Calypsonian and Cultural Ambassador Cyril “Scorcher” Thomas was born and raised in Sion Hill, a popular and socially-conscious village overlooking capital city Kingstown in St. Vincent and the Grenadines. Thomas said he always had a passion for sports, and played various sports with varying degrees of success in his native land. He played Division One Basketball; was a national volleyball player; and was the first person from Sion Hill to be selected to play soccer for St. Vincent and the Grenadines’ National Team, as a junior player and then as a senior player.
Thomas was also a student teacher, a customs officer and a magistrate clerk before he migrated to the United States. On arrival in the United States, Thomas said he was drafted into the United States Army, serving two years — 10 months of which was in Vietnam.
After leaving the Army, Scorcher said he worked at the United States Postal Service during the day and attended Brooklyn College at nights. He graduated from Brooklyn College with a bachelor’s degree in political science, a Masters of Arts in Urban Administration and an advanced degree in Educational Administration and Supervision.
Thomas taught in New York City public school system until his retirement in 2001. He then served as deputy consul general of St. Vincent and the Grenadines to New York from 2001 to 2011. Later, the government of Prime Minister Dr. Ralph E. Gonsalves named him cultural ambassador.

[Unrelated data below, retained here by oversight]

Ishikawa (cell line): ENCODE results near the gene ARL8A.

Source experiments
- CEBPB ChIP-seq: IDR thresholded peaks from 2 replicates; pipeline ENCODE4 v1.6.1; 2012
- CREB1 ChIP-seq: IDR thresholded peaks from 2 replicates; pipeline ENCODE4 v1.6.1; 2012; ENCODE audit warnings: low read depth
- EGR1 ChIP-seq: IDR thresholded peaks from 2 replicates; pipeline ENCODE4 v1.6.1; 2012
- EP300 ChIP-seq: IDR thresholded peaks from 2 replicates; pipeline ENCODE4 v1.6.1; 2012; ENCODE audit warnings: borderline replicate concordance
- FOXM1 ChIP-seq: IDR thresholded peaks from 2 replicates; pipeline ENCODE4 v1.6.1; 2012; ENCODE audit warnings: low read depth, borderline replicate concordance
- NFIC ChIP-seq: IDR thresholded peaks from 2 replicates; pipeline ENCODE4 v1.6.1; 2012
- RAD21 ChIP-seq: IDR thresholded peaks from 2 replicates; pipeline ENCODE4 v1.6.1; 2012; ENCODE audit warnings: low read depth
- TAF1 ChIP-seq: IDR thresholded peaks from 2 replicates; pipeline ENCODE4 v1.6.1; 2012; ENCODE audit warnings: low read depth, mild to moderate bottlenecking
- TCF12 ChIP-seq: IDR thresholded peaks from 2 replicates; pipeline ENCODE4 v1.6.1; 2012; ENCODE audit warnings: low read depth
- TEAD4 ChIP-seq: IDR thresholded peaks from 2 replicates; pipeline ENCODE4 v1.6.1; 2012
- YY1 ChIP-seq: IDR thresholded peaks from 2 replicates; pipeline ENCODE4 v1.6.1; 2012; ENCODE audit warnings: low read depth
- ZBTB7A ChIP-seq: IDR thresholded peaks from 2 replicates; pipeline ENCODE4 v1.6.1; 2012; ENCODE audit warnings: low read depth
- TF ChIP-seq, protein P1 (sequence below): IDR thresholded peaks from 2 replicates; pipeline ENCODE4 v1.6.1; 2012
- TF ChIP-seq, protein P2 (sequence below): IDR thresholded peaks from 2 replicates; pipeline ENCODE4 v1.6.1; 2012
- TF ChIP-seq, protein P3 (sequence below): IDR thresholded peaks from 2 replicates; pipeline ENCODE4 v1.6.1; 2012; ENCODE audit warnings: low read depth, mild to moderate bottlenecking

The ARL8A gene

From an early age, Thomas said he showed a great love for music, writing many hits over the years. His first recording was in 1976 with “Wilma wok Obeah on me,” followed by notable hits, such as “Party Fever,” “Wake up the Party,” “Phantom DJ,” “Sweetness is my Weakness,” “Fork up All the Beaches,” “I am a Darkie,” “Come St. Vincent,” “Pipe Layer” and “The Legend of Soca.”
Scorcher — who has performed in the United States, England, Canada, Columbia, Trinidad and Tobago, Grenada and other Caribbean islands — credits Alston “Becket” Cyrus (“The ABC of Calypso”) for putting him on “the right track.” He said Becket introduced him to Vincentian-born musical arrangers Frankie Mc Intosh and Godfrey “Cherry” Ince, who arranged Thomas’ albums and singles. Thomas also complimented singer Cauldric Forbes for his “dedication and endless hours spent” in the studio during his recordings.
He also lauded local Vincentian radio station owner Douglas “Dougie” De Freitas for “the musical input” in his career. He said De Freitas was the main person who initially played his tracks constantly, when other disc jockeys’ and sound systems refused to do so.
But Thomas said his greatest role model was the late Mary Neverson Morris.
“This proud Vincentian spent her whole life trying to improve the fortunes of the underprivileged,” he said. “‘Tall grows a man who stoops to help a child.’ These were not just spoken words, she practiced them also. There are a lot more larger-than-life figures who inspired me, but I’d rather leave this moment to my heroine and mentor, Mrs. Mary Neverson Morris.”
Thomas said “it’s always a special feeling to be singled out by your peers for special recognition. I am just so grateful that the people I served found me fit to be singled out for such a prestigious award.
“Never in my wildest dreams, and I dream a lot, did I think that my contribution to society would be considered honorable,” he said. “Many thanks should go out to my mother, Emily Thomas, who chiseled it into my head: ‘Anything you do, always do your best.’ That said, I am so humbled by this distinction that I am still waiting to wake up.”